"travel on foot," c. 1200, a merger of two verbs, 1. Old English wealcan "to toss, roll, move round" (past tense weolc, past participle wealcen), and 2. wealcian "to roll up, curl," from Proto-Germanic *welk- (source also of Old Norse valka "to drag about," Danish valke "to full" (cloth), Middle Dutch walken "to knead, press, full" (cloth), Old High German walchan "to knead," German walken "to full"), perhaps ultimately from PIE root *wel- (3) "to turn, revolve."
The shift in sense is perhaps from a colloquial use of the Old English word or via the sense of "to full cloth" (by treading on it), though this sense does not appear until after the change in meaning. In 13c. it is used of snakes and the passage of time, and in 15c. of wheeled carts. "Rarely is there so specific a word as NE walk, clearly distinguished from both go and run" [Buck]. Meaning "to go away" is recorded from mid-15c. Transitive meaning "to exercise a dog (or horse)" is from late 15c.; meaning "to escort (someone) in a walk" is from 1620s. Meaning "move (a heavy object) by turning and shoving it in a manner suggesting walking" is by 1890. To walk it off, of an injury, etc., is from 1741. Related: Walked; walking.
Old English bitan "to pierce or cut with the teeth" (class I strong verb; past tense bat, past participle biten), from Proto-Germanic *beitanan (source also of Old Saxon bitan, Old Norse and Old Frisian bita "cut, pierce, penetrate," Middle Dutch biten, Dutch bijten, German beissen, Gothic beitan "to bite"), from PIE root *bheid- "to split," with derivatives in Germanic referring to biting.
To bite the bullet is said to be 1700s military slang, from old medical custom of having the patient bite a lead bullet during an operation to divert attention from pain and reduce screaming. Figurative use of this is from 1891; the custom itself attested from 1840s.
Figurative bite (one's) tongue "refrain from speaking" is by 1590s; to bite (one's) lip to repress signs of some emotion or reaction is from early 14c. To bite off more than one can chew (c. 1880) is U.S. slang, from plug tobacco.
To bite the dust "be thrown or struck down," hence "be vanquished, die, be slain, perish in battle" is from 1750, earlier bite the ground (1670s), lick the dust (late 14c.), which OED identifies as "a Hebraism," but Latin had the same image; compare Virgil's procubuit moriens et humum semel ore momordit.
"deep, circular vessel," from late Old English pott and Old French pot "pot, container, mortar" (also in erotic senses), both from a general Low Germanic (Old Frisian pott, Middle Dutch pot) and Romanic word from Vulgar Latin *pottus, which is of uncertain origin, said by Barnhart and OED to be unconnected to Late Latin potus "drinking cup." Similar Celtic words are said to be borrowed from English and French.
Specifically as a drinking vessel from Middle English. Slang meaning "large sum of money staked on a bet" is attested from 1823; that of "aggregate stakes in a card game" is from 1847, American English.
Pot roast "meat (generally beef) cooked in a pot with little water and allowed to become brown, as if roasted," is from 1881. Pot-plant is by 1816 as "plant grown in a pot." The phrase go to pot "be ruined or wasted" (16c.) suggests cooking, perhaps meat cut up for the pot. In phrases, the pot calls the kettle black-arse (said of one who blames another for what he himself is also guilty of) is from c. 1700; shit or get off the pot is traced by Partridge to Canadian armed forces in World War II. To keep the pot boiling "provide the necessities of life" is from 1650s.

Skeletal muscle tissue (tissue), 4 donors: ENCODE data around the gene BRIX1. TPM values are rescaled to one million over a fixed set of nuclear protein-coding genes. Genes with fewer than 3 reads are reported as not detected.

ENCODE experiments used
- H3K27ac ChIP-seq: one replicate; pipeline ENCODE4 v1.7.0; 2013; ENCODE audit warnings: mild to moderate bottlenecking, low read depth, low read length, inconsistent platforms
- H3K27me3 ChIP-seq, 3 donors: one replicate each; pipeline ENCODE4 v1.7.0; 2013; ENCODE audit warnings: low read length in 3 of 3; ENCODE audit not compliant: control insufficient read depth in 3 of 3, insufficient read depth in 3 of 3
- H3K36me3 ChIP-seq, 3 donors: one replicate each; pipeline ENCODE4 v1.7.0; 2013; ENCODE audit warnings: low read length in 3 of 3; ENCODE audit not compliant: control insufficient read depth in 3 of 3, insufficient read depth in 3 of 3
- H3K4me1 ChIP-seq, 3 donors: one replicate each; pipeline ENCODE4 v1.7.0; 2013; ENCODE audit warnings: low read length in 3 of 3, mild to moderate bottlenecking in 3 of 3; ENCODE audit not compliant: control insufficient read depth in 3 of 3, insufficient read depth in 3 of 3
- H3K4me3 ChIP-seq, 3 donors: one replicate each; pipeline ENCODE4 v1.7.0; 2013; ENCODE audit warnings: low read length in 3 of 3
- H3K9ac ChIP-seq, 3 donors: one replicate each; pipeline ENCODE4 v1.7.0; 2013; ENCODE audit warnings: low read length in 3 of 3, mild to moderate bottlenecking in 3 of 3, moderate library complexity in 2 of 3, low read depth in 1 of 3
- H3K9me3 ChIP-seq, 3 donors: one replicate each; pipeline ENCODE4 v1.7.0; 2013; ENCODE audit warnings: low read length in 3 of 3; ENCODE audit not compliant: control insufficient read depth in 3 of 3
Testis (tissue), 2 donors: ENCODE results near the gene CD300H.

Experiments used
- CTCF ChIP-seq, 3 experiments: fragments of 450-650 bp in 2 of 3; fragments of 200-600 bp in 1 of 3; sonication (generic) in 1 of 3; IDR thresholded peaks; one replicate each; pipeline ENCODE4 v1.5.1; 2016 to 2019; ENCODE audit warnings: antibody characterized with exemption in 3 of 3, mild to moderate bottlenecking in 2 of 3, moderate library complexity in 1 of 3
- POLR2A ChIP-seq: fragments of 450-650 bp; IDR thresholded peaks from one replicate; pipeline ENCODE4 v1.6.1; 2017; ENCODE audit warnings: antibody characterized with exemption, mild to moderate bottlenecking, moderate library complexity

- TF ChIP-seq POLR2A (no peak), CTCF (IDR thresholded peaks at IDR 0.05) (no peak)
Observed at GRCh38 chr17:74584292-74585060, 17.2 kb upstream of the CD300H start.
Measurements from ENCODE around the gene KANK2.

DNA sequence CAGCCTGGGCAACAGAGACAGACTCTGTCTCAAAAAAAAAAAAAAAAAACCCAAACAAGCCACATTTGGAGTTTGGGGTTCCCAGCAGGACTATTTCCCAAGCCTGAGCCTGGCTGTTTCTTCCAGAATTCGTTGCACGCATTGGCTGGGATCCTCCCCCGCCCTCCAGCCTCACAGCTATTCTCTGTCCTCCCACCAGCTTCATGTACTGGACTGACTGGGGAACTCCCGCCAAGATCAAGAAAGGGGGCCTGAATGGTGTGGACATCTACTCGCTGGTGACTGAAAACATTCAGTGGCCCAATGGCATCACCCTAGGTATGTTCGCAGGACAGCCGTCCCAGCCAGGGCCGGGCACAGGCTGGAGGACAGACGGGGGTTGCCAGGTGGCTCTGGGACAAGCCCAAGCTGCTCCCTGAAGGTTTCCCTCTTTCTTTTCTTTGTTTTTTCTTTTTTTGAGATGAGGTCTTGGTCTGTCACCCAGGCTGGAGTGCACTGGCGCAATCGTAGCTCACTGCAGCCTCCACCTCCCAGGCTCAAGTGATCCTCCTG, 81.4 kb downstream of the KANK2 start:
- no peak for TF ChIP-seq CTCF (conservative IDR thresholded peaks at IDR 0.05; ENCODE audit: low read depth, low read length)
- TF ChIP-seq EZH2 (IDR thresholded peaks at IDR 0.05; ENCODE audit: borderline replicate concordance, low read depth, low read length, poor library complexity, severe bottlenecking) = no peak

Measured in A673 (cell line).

c. 1300, "action of guarding or shielding from attack or injury; act of defending by fighting; a fortified place of refuge," from Old French defense, from Latin defensus, past participle of defendere "ward off, protect" (see defend). It also arrived (without the final -e) from Old French defens, from Latin defensum "thing protected or forbidden," neuter past participle of defendere.
Middle English defens was assimilated into defense, but not before it inspired the alternative spelling defence, via the same tendency that produced hence (hennis), pence (penies), dunce (Duns). Webster made the -se form standard in U.S., but British has preferred defence, and compare fence (n.).
Meaning "a speech or writing intended to repel or disprove a charge or accusation" is from late 14c., as is the sense of "method adopted by one against whom a lawsuit has been brought." Meaning "science of defense against attack" (in fencing, boxing, etc.) is from c. 1600. Used by 1935 as a euphemism for "national military resources," but the notion (non-euphemistic) was in Middle English: man of defense "warrior," ship of defense "warship." Defenses "natural weapons of an animal" is by 1889. Defense mechanism in psychology is from 1913.
c. 1200, lode, lade "that which is laid upon a person or beast, burden," a sense extension from Old English lad "a way, a course, a carrying; a street, watercourse; maintenance, support," from Proto-Germanic *laitho (source also of Old High German leita, German leite, Old Norse leið "way, road, course"), from PIE root *leit- (2) "to go forth" (see lead (v.1)).
It seems to have expanded its range of senses in early Middle English, supplanting words based on lade (v.), to which it is not etymologically connected. The older senses went with the spelling lode (q.v.). The spelling is modern. Meaning "amount customarily loaded at one time" is from c. 1300; meaning "a quantity of strong drink taken" is from 1590s. Meaning "the charge of a firearm" is from 1690s.
Meaning "a great amount or number" (often loads) is from c.1600. Figurative sense of "burden weighing on the mind, heart, or soul" is first attested 1590s. Meaning "amount (of work, etc.) to be done by one person" is attested in compounds from 1939 (first was workload). Colloquial loads "lots, heaps" is attested from c. 1600. Phrase take a load off (one's) feet "sit down, relax" is from 1914, American English. Get a load of "take a look at" is American English colloquial, attested from 1929.